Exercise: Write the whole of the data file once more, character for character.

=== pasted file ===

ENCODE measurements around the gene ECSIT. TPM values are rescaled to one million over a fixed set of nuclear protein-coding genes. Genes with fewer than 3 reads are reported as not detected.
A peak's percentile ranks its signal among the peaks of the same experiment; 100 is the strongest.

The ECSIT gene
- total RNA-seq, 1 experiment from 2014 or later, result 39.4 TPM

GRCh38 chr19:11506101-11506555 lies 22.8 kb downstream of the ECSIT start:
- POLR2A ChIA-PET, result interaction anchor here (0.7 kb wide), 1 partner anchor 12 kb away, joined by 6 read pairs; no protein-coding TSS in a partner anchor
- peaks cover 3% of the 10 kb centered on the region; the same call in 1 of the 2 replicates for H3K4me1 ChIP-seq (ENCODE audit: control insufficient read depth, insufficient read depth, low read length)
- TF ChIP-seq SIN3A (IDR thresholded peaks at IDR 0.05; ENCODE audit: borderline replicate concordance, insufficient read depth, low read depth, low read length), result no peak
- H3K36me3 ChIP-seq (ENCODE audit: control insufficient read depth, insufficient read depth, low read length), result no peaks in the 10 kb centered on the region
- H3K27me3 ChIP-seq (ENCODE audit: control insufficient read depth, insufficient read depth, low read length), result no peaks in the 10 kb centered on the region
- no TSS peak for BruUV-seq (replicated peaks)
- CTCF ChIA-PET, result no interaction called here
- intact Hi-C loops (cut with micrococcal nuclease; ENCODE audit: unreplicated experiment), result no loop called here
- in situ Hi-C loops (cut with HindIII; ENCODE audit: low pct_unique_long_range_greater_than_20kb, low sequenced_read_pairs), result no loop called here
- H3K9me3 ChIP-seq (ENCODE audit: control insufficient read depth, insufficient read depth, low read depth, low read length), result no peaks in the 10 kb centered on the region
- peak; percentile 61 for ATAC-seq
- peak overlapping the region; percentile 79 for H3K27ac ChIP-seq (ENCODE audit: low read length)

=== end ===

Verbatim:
ENCODE measurements around the gene ECSIT. TPM values are rescaled to one million over a fixed set of nuclear protein-coding genes. Genes with fewer than 3 reads are reported as not detected.
A peak's percentile ranks its signal among the peaks of the same experiment; 100 is the strongest.

The ECSIT gene
- total RNA-seq, 1 experiment from 2014 or later, result 39.4 TPM

GRCh38 chr19:11506101-11506555 lies 22.8 kb downstream of the ECSIT start:
- POLR2A ChIA-PET, result interaction anchor here (0.7 kb wide), 1 partner anchor 12 kb away, joined by 6 read pairs; no protein-coding TSS in a partner anchor
- peaks cover 3% of the 10 kb centered on the region; the same call in 1 of the 2 replicates for H3K4me1 ChIP-seq (ENCODE audit: control insufficient read depth, insufficient read depth, low read length)
- TF ChIP-seq SIN3A (IDR thresholded peaks at IDR 0.05; ENCODE audit: borderline replicate concordance, insufficient read depth, low read depth, low read length), result no peak
- H3K36me3 ChIP-seq (ENCODE audit: control insufficient read depth, insufficient read depth, low read length), result no peaks in the 10 kb centered on the region
- H3K27me3 ChIP-seq (ENCODE audit: control insufficient read depth, insufficient read depth, low read length), result no peaks in the 10 kb centered on the region
- no TSS peak for BruUV-seq (replicated peaks)
- CTCF ChIA-PET, result no interaction called here
- intact Hi-C loops (cut with micrococcal nuclease; ENCODE audit: unreplicated experiment), result no loop called here
- in situ Hi-C loops (cut with HindIII; ENCODE audit: low pct_unique_long_range_greater_than_20kb, low sequenced_read_pairs), result no loop called here
- H3K9me3 ChIP-seq (ENCODE audit: control insufficient read depth, insufficient read depth, low read depth, low read length), result no peaks in the 10 kb centered on the region
- peak; percentile 61 for ATAC-seq
- peak overlapping the region; percentile 79 for H3K27ac ChIP-seq (ENCODE audit: low read length)